The oil and gas industry has now long been aware of the fact that the rheological characterization of crosslinked fluids under field simulated conditions is very difficult. Particularly, the testing of borate-crosslinked fluids under realistic conditions for better understanding of their rheological behavior, is very complex. For this purpose, the Gas Research Institute (GRI), the U. S. Department of Energy (DOE), and the University of Oklahoma jointly established the Fracturing Fluid Characterization Facility (FFCF) which includes a pilot-plant scale, high temperature, high-pressure simulator (HPS) coupled with a fluid pre-conditioning system. Employing the field-size equipment of the FFCF and field-simulated procedure, various borate-crosslinked fluid formulations are tested and evaluated for their rheological responses.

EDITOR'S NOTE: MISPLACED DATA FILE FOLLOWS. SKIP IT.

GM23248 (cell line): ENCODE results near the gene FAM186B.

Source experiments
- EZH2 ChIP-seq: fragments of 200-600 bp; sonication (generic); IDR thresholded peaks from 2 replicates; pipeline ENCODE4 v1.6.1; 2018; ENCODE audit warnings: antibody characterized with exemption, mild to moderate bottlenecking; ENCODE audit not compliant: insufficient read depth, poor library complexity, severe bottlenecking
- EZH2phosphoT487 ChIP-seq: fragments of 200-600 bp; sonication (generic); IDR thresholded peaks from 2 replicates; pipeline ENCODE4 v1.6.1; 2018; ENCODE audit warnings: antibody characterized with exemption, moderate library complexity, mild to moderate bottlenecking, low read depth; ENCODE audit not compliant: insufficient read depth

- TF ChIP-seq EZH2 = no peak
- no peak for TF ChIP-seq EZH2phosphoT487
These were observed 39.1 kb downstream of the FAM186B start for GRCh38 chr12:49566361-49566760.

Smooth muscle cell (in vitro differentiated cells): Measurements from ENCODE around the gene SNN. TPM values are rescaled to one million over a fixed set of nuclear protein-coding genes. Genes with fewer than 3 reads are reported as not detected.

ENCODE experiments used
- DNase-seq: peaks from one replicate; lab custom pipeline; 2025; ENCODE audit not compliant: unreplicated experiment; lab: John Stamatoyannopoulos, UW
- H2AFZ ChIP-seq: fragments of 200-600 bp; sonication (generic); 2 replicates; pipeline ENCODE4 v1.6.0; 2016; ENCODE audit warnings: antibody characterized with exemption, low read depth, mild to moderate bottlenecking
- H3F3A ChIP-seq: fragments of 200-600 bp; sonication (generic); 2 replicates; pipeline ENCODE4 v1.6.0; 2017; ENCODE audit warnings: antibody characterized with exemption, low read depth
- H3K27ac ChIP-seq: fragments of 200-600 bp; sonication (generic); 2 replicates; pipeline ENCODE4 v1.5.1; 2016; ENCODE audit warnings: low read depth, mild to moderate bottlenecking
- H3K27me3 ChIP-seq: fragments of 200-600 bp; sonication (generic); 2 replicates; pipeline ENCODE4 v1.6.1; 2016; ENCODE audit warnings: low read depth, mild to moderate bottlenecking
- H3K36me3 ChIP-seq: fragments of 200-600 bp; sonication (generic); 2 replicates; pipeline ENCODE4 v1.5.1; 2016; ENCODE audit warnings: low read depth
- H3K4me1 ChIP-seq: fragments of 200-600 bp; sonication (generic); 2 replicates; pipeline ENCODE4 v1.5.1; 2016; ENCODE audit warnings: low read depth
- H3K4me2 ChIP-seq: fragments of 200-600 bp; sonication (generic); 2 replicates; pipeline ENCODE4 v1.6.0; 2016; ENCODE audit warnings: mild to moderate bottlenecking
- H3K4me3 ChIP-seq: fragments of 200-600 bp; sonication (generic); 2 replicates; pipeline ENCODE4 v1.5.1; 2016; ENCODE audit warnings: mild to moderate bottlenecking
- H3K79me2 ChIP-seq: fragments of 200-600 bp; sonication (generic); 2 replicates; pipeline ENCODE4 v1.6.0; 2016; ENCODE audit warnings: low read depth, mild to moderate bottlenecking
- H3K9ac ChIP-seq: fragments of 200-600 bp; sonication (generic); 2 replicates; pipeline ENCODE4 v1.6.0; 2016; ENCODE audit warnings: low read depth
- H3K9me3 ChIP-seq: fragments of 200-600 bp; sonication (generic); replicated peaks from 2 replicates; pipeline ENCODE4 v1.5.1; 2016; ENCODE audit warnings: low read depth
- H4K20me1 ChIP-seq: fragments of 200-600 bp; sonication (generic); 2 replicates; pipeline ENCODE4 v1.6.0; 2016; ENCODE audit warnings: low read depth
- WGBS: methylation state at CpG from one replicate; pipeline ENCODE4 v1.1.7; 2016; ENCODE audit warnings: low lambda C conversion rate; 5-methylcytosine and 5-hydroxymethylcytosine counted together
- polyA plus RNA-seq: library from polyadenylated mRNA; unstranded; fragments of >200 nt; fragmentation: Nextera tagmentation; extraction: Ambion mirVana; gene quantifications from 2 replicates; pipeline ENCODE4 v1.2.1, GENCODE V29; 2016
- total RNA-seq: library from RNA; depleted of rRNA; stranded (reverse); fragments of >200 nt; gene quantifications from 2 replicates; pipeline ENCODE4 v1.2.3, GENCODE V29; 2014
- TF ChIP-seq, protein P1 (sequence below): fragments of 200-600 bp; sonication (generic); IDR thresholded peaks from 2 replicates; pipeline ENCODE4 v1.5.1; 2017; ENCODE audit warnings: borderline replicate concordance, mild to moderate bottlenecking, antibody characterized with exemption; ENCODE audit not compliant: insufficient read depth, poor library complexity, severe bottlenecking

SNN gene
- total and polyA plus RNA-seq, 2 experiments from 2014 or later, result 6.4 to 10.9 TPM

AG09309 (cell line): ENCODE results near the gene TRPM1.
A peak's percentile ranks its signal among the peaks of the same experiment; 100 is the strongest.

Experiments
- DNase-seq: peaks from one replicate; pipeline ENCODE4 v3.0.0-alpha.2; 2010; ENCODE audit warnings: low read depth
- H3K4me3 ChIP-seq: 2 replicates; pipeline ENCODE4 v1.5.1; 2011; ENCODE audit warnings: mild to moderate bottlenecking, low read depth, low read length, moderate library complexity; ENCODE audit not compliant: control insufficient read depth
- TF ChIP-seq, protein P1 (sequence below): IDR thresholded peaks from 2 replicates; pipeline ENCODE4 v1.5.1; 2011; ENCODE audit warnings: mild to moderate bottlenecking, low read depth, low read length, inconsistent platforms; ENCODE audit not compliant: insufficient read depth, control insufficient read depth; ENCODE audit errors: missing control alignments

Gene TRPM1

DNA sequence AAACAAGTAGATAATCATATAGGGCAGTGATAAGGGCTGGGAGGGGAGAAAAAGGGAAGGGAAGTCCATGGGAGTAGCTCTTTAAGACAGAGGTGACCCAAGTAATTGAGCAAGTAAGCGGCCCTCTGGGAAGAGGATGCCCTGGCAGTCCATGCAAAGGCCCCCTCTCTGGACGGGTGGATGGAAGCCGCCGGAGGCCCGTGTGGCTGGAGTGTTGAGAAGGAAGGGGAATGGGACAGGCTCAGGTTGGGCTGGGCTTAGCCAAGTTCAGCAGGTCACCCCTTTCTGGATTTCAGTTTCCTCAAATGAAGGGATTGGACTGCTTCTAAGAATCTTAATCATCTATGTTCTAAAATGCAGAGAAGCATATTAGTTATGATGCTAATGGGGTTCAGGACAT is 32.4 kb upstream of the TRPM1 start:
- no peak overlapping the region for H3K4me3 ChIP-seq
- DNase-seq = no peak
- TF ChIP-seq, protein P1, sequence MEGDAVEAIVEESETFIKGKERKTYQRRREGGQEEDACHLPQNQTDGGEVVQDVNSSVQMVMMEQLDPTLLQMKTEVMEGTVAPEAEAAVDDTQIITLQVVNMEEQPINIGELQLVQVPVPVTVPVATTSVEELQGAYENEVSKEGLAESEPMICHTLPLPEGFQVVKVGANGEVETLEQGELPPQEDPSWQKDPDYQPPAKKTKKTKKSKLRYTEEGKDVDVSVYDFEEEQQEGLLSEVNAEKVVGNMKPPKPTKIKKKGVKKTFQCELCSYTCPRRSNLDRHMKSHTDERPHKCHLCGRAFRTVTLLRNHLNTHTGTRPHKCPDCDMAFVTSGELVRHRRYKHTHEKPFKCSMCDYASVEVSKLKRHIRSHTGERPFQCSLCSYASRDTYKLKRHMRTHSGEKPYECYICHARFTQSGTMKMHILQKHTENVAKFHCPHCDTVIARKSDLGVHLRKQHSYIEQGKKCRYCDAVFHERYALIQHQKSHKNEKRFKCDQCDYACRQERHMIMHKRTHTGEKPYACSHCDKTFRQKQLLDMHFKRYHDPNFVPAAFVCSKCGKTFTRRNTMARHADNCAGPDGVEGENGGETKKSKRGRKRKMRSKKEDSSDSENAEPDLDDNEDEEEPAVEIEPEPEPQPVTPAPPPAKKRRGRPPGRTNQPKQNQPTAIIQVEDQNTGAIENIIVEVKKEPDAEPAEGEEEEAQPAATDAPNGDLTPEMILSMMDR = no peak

This paper presents the results of pre-conditioned fluid rheology tests conducted with borate-crosslinked Guar and HPG gels employing the HPS over a range of pH from 9 through 11, subjected to varying levels of shear history and temperature. The network structure of these crosslinked fluids at any time is dependent on the current shear state, past shear history, and borate ion concentration which in turn depends on pH and temperature. Even though the effect of pH and temperature on the borate ion concentration is relatively well understood, the characterization of the shear state of the gel at field conditions is still in its infancy. In this investigation, test fluids are subjected to all conditions, to the maximum degree practical, experienced by a fracturing fluid in the field, including its formulation in surface equipment, its injection through tubular goods and perforations, and its flow and heatup in the fracture. Besides the effects of polymer type, temperature, and fluid pH, the effects of shear history on the rheology of borate-crosslinked fluids are also investigated. The presented results show dramatic effects of shear history on the rheology of borate-crosslinked gels which have been ignored in previous investigations. Certain gel formulations corresponding to specific pH and temperature conditions, were found to be shear history insensitive. Furthermore, these shear history insensitive formulations were also found to exhibit an optimum viscosity which was independent of temperature over the range of ambient to 185 °F.

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